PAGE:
El (7, Chinese/Japanese American): I'm rooting for the Miami Heat.

Me: You're not rooting for Jeremy Lin?

El: Why would I?

Me: Well, he's Chinese American and you're Chinese American.

El: I don't like Chinese.


Monday, February 13, 2012

APDA: Asian Parental Displays of Affection

Am I the only one who thinks about the infamous battle between Kirk and Spock in “Amok time” (Star Trek Season Two Episode One) when it comes to Asians and public displays of affection?

It’s OK. You don’t have to admit to anything. I’m not trying to out anyone. Let me take the brunt of the ridicule and taunting. But at minimum admit that the rigid ritualistic act of dating in traditional Asian cultures is very… Vulcan.

Wandering Apricot has a funny post about it. (You might say, it’ll “bowl” you over – read her post, you’ll see what I mean.) And I’ve written about how the older generation of Asians aren’t a particularly touchy-feely crowd. I cited a 2009 BBC article called “No Kissing Please, We are Indians.”

There’s a lighthearted post on the Mom N-Stinks blog pondering why her children get “grossed out” every time “me and Adam hug and/or kiss.” The Nickelodeon Parents Connect blog says “the fact that your kids have begun to see your displays of affection as "gross" is probably all the more reason to keep it up.”

They go on to say appropriate relationship behavior is one of the life skills parents teach. Julie Hanahan at the Chicago Parent offers a glossary of romantic gestures parents might consciously model for their children. They include holding hands, hugging, kissing, and flirting.

I can safely say my parents never “gestured” (at least not in my presence – I mean they had me and my sister, so they had to have at some point.)

I can also safely say, I’m not going to win any awards for having healthy relationships.

But I’m hesitant to say that the two correlate. I just can’t with a clear conscience blame my bad relationships on the lack of “gesturing” between my parents.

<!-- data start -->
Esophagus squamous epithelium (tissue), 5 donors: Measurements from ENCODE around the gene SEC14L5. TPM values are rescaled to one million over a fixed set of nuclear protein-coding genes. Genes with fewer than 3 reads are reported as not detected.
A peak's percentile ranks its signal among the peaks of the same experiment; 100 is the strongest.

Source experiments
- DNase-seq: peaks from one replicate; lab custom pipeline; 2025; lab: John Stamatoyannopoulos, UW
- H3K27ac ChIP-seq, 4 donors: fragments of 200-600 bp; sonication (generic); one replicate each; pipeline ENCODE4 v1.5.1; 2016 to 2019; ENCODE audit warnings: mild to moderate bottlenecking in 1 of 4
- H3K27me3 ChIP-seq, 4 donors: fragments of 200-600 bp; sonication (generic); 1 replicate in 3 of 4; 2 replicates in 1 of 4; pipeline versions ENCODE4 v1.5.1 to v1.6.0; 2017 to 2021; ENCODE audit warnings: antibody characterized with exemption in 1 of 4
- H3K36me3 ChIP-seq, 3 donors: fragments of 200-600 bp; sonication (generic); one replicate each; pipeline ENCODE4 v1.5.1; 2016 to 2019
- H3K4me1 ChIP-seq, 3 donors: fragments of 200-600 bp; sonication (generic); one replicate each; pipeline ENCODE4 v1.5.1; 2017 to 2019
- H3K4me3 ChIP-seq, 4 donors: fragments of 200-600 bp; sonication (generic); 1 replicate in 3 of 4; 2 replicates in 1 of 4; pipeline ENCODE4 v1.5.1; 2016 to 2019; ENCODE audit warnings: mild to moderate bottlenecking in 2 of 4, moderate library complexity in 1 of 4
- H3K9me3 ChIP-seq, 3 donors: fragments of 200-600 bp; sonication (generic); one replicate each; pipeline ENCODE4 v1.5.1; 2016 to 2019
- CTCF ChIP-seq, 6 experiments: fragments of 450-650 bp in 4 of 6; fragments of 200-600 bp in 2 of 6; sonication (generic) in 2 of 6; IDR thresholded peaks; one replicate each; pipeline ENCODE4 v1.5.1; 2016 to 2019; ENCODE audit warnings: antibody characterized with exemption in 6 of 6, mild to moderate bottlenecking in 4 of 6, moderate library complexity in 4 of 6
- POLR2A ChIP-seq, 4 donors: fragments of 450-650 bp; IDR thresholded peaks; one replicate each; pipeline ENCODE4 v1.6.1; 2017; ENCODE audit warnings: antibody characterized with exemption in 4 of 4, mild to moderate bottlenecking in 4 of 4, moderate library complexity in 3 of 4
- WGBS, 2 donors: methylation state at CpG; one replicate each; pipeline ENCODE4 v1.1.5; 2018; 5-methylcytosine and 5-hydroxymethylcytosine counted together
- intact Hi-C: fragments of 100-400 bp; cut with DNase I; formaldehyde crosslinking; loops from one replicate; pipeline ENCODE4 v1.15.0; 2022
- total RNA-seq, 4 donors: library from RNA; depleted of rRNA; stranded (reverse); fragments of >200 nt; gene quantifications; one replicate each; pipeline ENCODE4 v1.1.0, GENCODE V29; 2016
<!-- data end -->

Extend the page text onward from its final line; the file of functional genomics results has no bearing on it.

Instead I’m going to copy and paste a chunk of text from a 2003 commentary by Jonathan Le:

Americans associate affection with compassion and openness. American affection happens instantaneously -- you hug your sister, she hugs you back, everybody is happy. Asians associate affection with keeping appearances and being loyal. Asian affection is more patient. It could take as long as a whole lifetime to manifest itself. It's more implied than shown outright…

These parents assume that because they have taken care of their children since birth, it should be obvious that they care about them, that they love them. And there isn't really any need for them to smother each other with hugs every day. Though, they tend to forget that, "not every day" does not mean "never again."

I think his closing lines say it all: "not every day" does not mean "never again."

He’s talking about displays of affection between his parents and him, but the conversation can be broadened to include “gestures” between husbands and wives, partners.

While he admits to being jealous of his American friends hanging on their parents like monkeys, I don’t think Jonathan is proclaiming the Kirk-style full on hug  superior to the Spock-style “Con, Good Job.”  I think he appreciates the uniqueness of the expressions and wonders every now and then what the fruit tastes like on the other side of the orchard.

Sunday, February 05, 2012

Daytripper: Recommended Reading for Dads

If I were to put together a “Recommended Reading” list for dads, Fàbio Moon and Gabriel Bà’s Daytripper would definitely be on it.

It’s tough for me to talk about it without spoiling it for those who haven’t read it yet. I suck at being coy with the details – especially when it comes to a story like Daytripper -- where I’ve been so eager to tell to anyone who’ll listen about it.

So let me warn you now: POSSIBLE SPOILERS.

If you are the type that gets put off when an ending is prematurely revealed, STOP HERE. I’m more of a “process guy”. I’m more interested in how the story got to where ever it ends up than the ending itself (though in this case, it is the ending that makes sense of everything on the “trip”).